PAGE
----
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Tenney's first contact with the Japanese was on the morning of the 10th [Annotator’s Note: April 10, 1942] in a bivouac area near Marvales. He heard Japanese voices coming up the road and that was one of the first Japanese he met. They looked at him and started to speak Japanese to him. He didn't know what they wanted. After they said it two or three times and he didn't do anything, they started to hit him and beat him with a rifle butt and a cane. They beat him in the face and the back of the neck until he finally found out they wanted a cigarette. He didn't have one because he didn't smoke so they beat him again. That was his first contact with the Japanese.The Japanese put them all together and made them walk to the road. They stayed there about two or three hours and were not allowed to talk. Some men had their hands tied behind their back and some didn't, it depended on how the Japanese felt. There was no specific way in how they treated the Americans. It was just every man for himself. They were picked up from their bivouac area and if they had shoes on then they wore shoes. If you were picked up without shoes on, then you didn't have shoes that day. If you had a canteen, then you had a canteen. If you didn't have it with you, you didn't have it on the march. There was no such thing as going back for anything. Once they started to push you, you didn't go back because if you went back you were killed.They waited on the road for the Japanese to tell them what to do. Finally after two or three hours, they heard a lot of men marching and then they pushed them into line and that was the start of the Bataan March. Tenney remembered one man said he wanted to go back and get something out of his bivouac area and the Japanese shot him right in the back. There was no question. It doesn't take more than one killing to make you aware of the fact that they are not joking.Tenney noted that he heard a POW [Annotator's Note: prisoner of war] from Europe say that he told the Germans his name, rank, and serial number and "by God that's all I'm giving you!" That wouldn't have happened in Japan. If you said that to a Japanese guard, he would have had a bayonet through you or cut your head off right then and there. Being captured by the Germans was a lot different than being captured by the Japanese.Tenney recalls that there was no food or water on the death march. You kept walking the best way you could. There was no marching, just trudging. Most of the men were sick with malaria or dysentery, or they had gunshot wounds. He didn't think that there was five percent that were really able to make the march from a health point of view.They started to walk and just kept walking. Occasionally, after the second day, they were out of the area of the fighting in Bataan and some of the Filipino people began to throw them food. They would throw them rice balls or sugar cane or banana leaf with a piece of chicken in it. You would grab whatever you could and take a bite and then give it to the guy next to you to take a bite. That's how they survived the first couple of days. There was no form to the punishment by the Japanese of the Filipinos, the Japanese one minute could laugh at the Filipinos for giving them food and then five minutes later take a gun out and shoot them for giving the Americans food. There was no rationale; there was no way of knowing what they would do from one minute to the next.Tenney guesses there were maybe ten Japanese guards to every thirty or forty American men walking. You never knew who was going to be next to you because the Japanese would hit somebody in the back with the butt of their rifle and all of the sudden you were next to somebody else.Different groups marched different amounts of time. Tenney remembers it took him ten days to make the full march. Some made it in four days, some made it in twelve days. He knew one man who made it in four hours on the back of a truck. He thinks he was just in the right place at the right time.Tenney states that usually a man would fall down on the march and the Japanese would yell at him to get up. In most cases they would yell, but he saw a case where the Japanese didn't even bother yelling. A man fell down and the Japanese took a bayonet and stuck him with it. He also saw situations where the Japanese were pushing a man, kicking him and yelling at him to get up, not that he understood them at the time, but it was obvious that they were saying to get up and move on. This went on for three or four minutes. If the man didn't move on, then they would kill him, usually with a bullet. In a few cases it was with a bayonet. In a couple of cases, an officer would come up and would want to show how he did it with a samurai and he would cut a person's head off. In one case they saw the Japanese bury a man alive. He wasn't dead, but they had to bury him. Tenney questions, "What do you do when you are told to bury somebody?" If the person refuses, the Japanese put a gun to his head and shoot him. Then he calls two more men out and says to dig two holes and says put that man in one of the holes. You've already seen what is going to happen and if you say no then you'll be the next one dead. You put the man in the whole and he's alive or they'll put you in the whole and you're dead. Those are the kind of decisions you had to make in many cases on a moment to moment basis.These decisions are the hard things to deal with and the psychological problems that most men from Bataan are facing even today. Tenney feels guilty many times, even today, that he's back, that he's leading such a wonderful life and that a lot of his friends didn't come back. There isn't much he can do about it, but he feels guilty and feels like they were better than him. He thinks that all Bataan survivors feel the same.Tenney and the men on the Death March were headed to Camp O'Donnell, the first prison camp. Once you arrived there it was death warmed over. There was one ration of rice a day, one glass of water if you were able to make it to the spigot, and men were dying at forty to fifty men a day. They were dying from malaria and dysentery; those that had dysentery had body waste all over them and couldn't control themselves. Tenney recalls that the stink was awful and that many of them would go to sleep at night next to a slit trench so that they could roll over a little bit in the middle of the night and defecate into the trench. That is how these men lived and that is how they died.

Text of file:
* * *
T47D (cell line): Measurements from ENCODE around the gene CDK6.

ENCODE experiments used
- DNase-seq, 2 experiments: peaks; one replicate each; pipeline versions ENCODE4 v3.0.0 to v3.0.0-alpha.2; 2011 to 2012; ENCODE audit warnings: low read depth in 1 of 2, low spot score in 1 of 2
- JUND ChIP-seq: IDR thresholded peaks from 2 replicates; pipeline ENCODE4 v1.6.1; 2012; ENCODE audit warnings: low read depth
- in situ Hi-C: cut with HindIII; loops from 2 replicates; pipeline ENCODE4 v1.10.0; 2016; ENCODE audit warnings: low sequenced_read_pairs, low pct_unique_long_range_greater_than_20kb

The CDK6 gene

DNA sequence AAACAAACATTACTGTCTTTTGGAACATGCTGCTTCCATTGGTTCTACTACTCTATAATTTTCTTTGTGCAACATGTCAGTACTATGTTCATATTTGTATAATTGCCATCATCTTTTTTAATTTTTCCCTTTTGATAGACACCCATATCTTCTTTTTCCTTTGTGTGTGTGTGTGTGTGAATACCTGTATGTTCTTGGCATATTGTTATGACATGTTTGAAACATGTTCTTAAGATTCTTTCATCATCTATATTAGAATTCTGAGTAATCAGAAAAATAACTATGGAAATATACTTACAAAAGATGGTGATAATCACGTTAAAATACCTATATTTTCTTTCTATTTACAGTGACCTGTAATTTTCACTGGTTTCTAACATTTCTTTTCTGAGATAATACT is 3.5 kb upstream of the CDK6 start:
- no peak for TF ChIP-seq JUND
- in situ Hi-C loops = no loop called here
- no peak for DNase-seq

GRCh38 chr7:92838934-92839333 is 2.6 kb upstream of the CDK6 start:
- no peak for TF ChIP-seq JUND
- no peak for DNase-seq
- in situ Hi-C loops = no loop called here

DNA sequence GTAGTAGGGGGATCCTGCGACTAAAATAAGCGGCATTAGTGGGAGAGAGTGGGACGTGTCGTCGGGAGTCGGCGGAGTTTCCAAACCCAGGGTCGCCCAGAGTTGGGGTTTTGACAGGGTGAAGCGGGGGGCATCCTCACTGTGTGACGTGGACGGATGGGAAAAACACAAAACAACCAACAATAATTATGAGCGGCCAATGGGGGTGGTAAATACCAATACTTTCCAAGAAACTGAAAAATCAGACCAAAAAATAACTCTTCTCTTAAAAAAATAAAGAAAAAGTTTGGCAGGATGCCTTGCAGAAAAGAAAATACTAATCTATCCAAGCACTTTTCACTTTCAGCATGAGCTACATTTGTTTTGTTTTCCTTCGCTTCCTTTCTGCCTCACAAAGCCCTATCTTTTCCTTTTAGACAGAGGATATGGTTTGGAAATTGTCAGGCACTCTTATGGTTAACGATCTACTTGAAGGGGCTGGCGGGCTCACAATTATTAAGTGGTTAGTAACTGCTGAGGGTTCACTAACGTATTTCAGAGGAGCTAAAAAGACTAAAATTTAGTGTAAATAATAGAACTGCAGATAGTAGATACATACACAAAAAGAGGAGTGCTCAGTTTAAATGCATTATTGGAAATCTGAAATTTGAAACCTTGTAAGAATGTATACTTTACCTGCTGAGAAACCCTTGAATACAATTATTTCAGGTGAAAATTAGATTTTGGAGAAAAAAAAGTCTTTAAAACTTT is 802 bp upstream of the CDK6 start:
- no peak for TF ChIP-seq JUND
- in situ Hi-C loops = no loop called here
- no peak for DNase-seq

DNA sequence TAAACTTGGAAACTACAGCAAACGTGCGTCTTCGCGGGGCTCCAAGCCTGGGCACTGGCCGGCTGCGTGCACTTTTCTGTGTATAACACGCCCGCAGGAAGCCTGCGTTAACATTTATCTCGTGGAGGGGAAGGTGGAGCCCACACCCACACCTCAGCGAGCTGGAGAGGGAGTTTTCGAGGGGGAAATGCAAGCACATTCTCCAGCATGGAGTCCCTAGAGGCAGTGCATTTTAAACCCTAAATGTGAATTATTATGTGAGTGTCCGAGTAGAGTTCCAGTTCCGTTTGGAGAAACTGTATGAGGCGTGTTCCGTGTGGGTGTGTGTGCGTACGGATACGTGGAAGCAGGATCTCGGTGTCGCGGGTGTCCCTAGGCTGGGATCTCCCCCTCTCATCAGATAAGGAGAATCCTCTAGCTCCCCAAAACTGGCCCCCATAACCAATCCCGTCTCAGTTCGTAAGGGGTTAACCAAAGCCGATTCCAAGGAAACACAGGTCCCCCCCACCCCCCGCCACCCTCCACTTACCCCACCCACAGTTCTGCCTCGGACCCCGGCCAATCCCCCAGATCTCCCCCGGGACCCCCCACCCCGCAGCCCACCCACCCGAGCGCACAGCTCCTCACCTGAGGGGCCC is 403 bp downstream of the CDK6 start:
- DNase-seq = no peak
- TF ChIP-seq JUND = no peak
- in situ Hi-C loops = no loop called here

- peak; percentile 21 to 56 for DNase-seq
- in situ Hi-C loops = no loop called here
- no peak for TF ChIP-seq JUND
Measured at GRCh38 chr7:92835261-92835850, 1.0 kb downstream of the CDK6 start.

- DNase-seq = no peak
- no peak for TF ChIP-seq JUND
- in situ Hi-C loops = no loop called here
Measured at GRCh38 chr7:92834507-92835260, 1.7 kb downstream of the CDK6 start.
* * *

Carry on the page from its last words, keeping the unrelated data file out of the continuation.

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Those with dysentery didn't live very long. Dehydration, lack of food, lack of water, the sickness, it was awful. Tenney guesses that in Camp O'Donnell there were about 2,000 men in the camp while he was there. It was awful and there is really no way to describe it. Tenney was only there for four days when he went out on a water detail to bring water into the camp from a little stream. He realized he was able to escape because the guards never counted them and had no idea how many were there. He went out the next day on water detail and hid behind a tree and dropped his pants. The idea behind this was that if he was caught he could say he was going to the bathroom, if they didn't catch him then he could escape. The water detail left him there and within five minutes an American Guerilla tapped him on the shoulder and had been watching the whole thing. Tenney went to camp with the guerillas and was with them for about two weeks until he was recaptured while out on a detail. When he was recaptured he was tortured and then they took him in a truck back to Camp O'Donnell. They tossed him out of the truck when they arrived at the camp.Tenney was sad about the event because his friends back at Camp O'Donnell hadn’t even realized he was away. They had not seen him for several weeks and assumed he was in zero ward - where you went to die. The medics set this barracks up and once you went there you were dying.Tenney was recaptured in the Filipino hut at four o'clock in the morning. He was turned in by a Filipino boy for a reward of a sack of rice. He awoke with a Japanese soldier standing over him and a bayonet stuck through his leg. He had been told to not let them know he had been on the death march and let them assume he was always a guerilla. If the Japanese thought that they were on the death march and escaped, then they would have killed him. The guerillas told him what to say, but it didn't matter as he was still tortured. He was tortured by having his thumbs tied around a piece of bamboo and having the bamboo hung up for a day in a half. He was beaten and also water boarded by having his nose held and having a tea kettle pour water down his throat so it felt like he was drowning. The Japanese would do this until you either died or they got tired. In Tenney's case they got tired and let him go. He was sent back to O'Donnell for a second time and was there about three more days until they started looking for another work detail. He volunteered because he felt like he had to get out of the camp since so many were dying there.Tenney was put into a group of ninety men that were taken back to Bataan on a truck to salvage metal and iron to send back to Japan. He went back with blowtorches and trucks and they had to cut scrap metal and put on trucks to take to Manila. Tenney volunteered for anything just to stay out of the camp. He was in Bataan for about three more months in a bivouac area under tents. Then after the three months, they were sent to Cabanatuan, the new prison camp.Once he got back to Cabanatuan, he was there for about a week until he was told that he and five hundred other men were being sent to Japan. The ninety men that he was on detail with were sent together to Japan. They got the men to Manila and put them aboard a ship. He had no idea why he was picked to go.The ships they went to Japan on were called "hell ships.” His ship had five hundred men in a hold and that ship had just been used for horses and th hold had horse urine and horse manure all over it. Five hundred men were crammed together and had to sit and take turns sitting. They had one ration of rice, one glass of water, and one empty bucket for body waste a day. They lived that way for 32 days going to Japan. If you tried to get out of the hold, then they would shoot you.Upon arriving in Japan, they were taken to an area where they stripped down and were deloused, given Japanese clothes to wear and put aboard a train for a Japanese town named Namuda. They found out the next day that they would be working in a coal mine. Tenney's mine was owned by Matsuai [Annotator's Note: Spelling unknown] with fifty men to a barrack. Certain barracks did exploration, others drilled and other barracks would shovel coal. The barracks would all rotate shifts for work. In the barracks you slept on the floor and were given a mat and one blanket to sleep on. The barracks were divided into rooms with ten rooms and about five men to a room, each with a sliding door, with fifty men to a barracks. There was a latrine at the end of the barracks with four stools or stoops they were able to sit in. The conditions weren't too bad. Their role was to work in the coal mine and that barracks became your home. Their food ration was three rations of rice a day.